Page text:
In hell, said the American poet Randel Jarell, Americans tell each other how to make a martini.
A martini – "the elixir of quietude" as E.B. White described it – consists of gin and vermouth. The ingredients are chilled and then strained into a cocktail glass. That, at any rate, is the original martini, though vodka is now, somewhat grudgingly, accepted in the place of gin.
Gin is a strange and fascinating spirit, with a long and diverse history.
A Dutch invention, gin is essentially flavored vodka. The word itself comes from the Dutch word "jenever," which in English is "genever" – in French "genievre" – all of which derive from the Latin "juniperus." This goes a long way in explaining why the predominant flavor of gin is juniper berry.
The word "gin" is a truncated version of the word "genever."
A 17th century Dutch medical professor and physician named Francois de Boe Sylvius – who, incidentally, was one of the earlierst defenders of blood circulation theory – did not, contrary to popular belief, invent gin. But he did much to popularize it, using it in his medical profession "to purify the blood," as he put it.
Gin is relatively easy and inexpensive to produce, and, in large part for this reason, it took England by complete storm.
Vermouth is a sweet(ish) digestif made from a multitude of different things, such as orange peels and flowers, juniper and nutmeg, cloves, coriander, cinnamon, marjoram, brandy, white wine, tree bark, and a great deal more.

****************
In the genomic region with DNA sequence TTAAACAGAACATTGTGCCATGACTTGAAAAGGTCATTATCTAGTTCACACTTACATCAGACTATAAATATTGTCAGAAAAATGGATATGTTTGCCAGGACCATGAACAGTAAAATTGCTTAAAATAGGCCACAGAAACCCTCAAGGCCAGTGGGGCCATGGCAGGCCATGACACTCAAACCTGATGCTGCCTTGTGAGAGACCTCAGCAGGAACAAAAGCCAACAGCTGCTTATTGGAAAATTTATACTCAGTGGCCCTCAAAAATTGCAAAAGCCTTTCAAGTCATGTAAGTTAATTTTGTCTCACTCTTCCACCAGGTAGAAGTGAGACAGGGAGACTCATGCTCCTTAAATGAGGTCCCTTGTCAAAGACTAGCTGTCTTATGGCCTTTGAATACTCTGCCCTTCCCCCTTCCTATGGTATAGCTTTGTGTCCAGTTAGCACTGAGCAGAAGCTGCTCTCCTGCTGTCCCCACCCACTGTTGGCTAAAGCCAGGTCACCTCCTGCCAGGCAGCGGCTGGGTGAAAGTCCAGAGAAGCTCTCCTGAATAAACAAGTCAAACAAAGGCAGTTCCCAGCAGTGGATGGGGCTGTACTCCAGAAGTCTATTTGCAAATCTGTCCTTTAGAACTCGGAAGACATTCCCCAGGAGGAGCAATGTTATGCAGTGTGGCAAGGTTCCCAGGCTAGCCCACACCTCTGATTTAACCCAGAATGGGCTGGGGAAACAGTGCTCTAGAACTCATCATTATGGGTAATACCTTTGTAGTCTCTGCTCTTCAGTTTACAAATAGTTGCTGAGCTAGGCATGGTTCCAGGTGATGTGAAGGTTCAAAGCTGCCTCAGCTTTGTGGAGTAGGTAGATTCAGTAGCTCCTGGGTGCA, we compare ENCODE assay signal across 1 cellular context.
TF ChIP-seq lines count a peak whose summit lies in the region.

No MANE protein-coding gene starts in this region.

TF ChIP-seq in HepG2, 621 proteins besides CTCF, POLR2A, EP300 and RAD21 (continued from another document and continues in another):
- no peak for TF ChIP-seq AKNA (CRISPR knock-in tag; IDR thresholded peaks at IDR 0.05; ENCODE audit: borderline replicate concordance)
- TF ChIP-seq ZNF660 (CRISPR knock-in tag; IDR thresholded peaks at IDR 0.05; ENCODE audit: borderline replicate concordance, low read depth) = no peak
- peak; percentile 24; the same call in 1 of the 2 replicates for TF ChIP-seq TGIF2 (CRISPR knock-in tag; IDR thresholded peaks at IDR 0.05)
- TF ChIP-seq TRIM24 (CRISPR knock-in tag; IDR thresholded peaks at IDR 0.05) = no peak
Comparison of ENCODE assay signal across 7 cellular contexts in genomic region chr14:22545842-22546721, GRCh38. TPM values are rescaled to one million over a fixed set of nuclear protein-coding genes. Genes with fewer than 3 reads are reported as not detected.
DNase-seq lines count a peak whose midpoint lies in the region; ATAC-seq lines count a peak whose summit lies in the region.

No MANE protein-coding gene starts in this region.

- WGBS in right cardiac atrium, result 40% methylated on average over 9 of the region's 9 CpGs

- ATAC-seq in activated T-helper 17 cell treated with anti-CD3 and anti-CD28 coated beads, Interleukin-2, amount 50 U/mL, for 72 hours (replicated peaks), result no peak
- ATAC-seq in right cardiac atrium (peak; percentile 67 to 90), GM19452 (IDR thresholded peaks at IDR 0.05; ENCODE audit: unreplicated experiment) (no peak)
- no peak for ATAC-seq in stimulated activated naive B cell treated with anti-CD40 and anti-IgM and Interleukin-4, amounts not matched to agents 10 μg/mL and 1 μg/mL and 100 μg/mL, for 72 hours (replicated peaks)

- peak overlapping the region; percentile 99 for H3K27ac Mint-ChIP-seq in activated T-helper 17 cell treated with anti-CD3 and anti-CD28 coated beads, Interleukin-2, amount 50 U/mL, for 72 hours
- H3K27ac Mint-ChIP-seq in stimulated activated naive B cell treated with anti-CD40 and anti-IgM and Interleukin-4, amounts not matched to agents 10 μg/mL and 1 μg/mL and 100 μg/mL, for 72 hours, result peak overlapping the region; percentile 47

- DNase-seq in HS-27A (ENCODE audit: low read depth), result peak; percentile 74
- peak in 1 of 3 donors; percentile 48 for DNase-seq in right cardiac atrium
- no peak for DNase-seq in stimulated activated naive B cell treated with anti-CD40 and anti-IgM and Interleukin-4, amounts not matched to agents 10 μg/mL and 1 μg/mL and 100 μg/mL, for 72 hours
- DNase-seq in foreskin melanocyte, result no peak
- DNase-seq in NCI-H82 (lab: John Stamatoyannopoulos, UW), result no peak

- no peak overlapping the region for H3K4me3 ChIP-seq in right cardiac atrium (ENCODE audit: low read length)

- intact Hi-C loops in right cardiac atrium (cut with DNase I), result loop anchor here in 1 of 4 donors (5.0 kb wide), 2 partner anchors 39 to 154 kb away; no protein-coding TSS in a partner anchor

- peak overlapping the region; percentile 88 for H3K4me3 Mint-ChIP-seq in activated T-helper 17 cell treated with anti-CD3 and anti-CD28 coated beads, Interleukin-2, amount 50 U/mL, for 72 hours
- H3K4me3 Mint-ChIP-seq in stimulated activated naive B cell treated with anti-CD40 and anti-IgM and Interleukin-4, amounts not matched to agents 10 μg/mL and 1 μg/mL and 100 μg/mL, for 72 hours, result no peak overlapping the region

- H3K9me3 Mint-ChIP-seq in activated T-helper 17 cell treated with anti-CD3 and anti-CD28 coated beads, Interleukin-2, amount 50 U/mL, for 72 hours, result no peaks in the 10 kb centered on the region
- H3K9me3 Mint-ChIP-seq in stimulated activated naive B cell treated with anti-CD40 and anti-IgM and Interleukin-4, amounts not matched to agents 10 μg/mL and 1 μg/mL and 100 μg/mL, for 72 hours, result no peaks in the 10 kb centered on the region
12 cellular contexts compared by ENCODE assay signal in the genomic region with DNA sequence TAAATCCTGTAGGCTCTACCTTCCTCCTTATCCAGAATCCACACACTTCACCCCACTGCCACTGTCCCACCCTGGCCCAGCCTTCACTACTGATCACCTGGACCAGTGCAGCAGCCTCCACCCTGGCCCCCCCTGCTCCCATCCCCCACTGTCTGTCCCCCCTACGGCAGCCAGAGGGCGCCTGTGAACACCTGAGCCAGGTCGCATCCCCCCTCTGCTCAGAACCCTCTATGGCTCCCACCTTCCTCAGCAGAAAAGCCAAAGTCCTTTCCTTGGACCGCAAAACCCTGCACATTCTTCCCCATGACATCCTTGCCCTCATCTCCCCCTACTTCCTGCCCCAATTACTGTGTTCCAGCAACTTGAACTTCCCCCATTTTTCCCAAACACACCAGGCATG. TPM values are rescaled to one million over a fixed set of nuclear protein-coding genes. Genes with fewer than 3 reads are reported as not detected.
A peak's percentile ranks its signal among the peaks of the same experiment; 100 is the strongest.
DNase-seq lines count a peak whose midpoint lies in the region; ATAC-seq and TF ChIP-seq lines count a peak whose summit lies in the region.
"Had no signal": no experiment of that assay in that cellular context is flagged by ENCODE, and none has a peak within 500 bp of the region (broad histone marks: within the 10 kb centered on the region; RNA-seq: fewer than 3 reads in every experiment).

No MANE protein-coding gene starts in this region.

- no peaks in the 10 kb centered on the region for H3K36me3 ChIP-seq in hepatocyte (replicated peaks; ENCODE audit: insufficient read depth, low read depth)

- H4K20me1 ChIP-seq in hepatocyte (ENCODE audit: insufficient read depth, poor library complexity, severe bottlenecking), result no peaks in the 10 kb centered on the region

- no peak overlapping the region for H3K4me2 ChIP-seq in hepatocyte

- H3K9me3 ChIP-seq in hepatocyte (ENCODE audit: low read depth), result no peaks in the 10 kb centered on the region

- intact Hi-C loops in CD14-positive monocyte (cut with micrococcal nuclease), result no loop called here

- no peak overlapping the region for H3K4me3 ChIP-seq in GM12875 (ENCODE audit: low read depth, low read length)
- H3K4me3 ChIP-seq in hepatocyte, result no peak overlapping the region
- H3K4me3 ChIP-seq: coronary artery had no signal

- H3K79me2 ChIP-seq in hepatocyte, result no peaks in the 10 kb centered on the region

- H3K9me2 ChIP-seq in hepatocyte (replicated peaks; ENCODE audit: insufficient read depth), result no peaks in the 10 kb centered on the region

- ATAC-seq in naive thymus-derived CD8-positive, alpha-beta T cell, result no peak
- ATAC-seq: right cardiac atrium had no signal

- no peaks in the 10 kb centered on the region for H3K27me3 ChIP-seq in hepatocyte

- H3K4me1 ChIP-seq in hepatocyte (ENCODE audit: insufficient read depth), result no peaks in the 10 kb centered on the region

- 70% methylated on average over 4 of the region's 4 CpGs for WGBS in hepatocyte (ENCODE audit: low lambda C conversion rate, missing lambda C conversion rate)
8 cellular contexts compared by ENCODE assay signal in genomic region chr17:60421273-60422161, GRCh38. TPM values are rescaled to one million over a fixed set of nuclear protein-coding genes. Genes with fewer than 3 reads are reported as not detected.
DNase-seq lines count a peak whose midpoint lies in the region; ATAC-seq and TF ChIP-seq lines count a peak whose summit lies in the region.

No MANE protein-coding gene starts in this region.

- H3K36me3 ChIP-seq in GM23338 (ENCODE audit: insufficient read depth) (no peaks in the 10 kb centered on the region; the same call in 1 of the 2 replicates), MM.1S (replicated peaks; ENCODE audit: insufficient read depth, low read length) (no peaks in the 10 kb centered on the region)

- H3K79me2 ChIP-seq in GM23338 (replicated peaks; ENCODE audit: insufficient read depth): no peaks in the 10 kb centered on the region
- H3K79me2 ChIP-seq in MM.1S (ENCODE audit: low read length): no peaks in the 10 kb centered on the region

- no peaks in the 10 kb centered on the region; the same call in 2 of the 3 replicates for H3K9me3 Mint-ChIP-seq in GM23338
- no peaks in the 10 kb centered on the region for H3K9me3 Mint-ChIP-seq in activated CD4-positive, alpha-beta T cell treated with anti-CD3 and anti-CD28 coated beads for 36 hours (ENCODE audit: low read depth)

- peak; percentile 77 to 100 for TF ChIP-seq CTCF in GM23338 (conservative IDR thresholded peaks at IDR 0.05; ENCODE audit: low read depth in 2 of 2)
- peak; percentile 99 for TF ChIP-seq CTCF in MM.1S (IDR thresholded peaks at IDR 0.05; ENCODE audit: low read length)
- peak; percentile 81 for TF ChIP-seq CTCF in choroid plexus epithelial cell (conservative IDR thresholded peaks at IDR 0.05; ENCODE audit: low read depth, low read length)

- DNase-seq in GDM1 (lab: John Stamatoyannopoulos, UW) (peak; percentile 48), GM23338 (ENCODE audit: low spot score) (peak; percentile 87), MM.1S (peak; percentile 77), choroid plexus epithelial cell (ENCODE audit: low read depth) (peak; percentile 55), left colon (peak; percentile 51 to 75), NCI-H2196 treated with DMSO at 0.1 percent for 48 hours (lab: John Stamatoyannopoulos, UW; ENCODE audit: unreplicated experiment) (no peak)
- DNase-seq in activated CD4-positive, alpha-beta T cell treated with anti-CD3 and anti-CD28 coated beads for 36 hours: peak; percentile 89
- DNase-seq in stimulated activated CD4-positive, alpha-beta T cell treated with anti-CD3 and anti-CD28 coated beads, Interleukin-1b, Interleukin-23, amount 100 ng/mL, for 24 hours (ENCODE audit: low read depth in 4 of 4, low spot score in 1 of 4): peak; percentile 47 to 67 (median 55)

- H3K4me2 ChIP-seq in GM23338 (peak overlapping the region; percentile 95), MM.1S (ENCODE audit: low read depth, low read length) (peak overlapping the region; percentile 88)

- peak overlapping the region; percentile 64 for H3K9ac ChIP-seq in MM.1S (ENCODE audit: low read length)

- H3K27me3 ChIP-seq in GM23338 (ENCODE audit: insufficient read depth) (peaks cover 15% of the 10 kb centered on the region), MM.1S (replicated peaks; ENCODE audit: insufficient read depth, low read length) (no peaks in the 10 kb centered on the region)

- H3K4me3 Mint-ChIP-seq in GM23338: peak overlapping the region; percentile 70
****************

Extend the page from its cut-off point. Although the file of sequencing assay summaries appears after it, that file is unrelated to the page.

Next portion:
The true origins of the gin martini are murky, though many stories exist.
Some say that back in 1912, a legendary New York bartender by the name of Martini invented the drink. Others believe it was originally concocted much earlier, back in 1850, in San Francisco, by Professor Jerry Thomas, who purportedly made it for a miner on the way to Martinez, California. The result: the Martinez cocktail, which is a gin-vermouth-maraschino-liqueur drink, slightly different from the martini, but a venerable drink nevertheless, which still exists to this day. Yet the citizens of Martinez, California, say that the martini originated right there, in 1870, and the bartender who first built it was a man named Julio Richelieu.
One thing that's known for certain: The Martinez cocktail first appeared in The Bartenders Guide in 1887.
The Oxford English Dictionary, a usually impeccable source, tells us – incorrectly – that the martini was invented in 1871, a full twenty years after Jerry Thomas’s drink came into existence.
The English, on the other hand, say that because of its kick, the martini comes from a strong British rifle called a Martini & Henry.
Many New Yorkers would have us believe that a bartender at the Knickerbocker Hotel – one Martini di Arma di Taggia – invented the drink in 1911 for John Rockefeller, who, by the way, took his martini with London Dry Gin, dry vermouth, bitters, lemon peel, and a single olive.
Some scholars believe the origins of the martini are forever lost – lost to history – shrouded in mystery. C'est la vie.
About the shape of the glass there is little dispute. The ritual is really the thing, holding the stem of the chalice to the light, somewhat to bless the dying day. But ever you are ready to begin, be extra careful not to bruise the gin.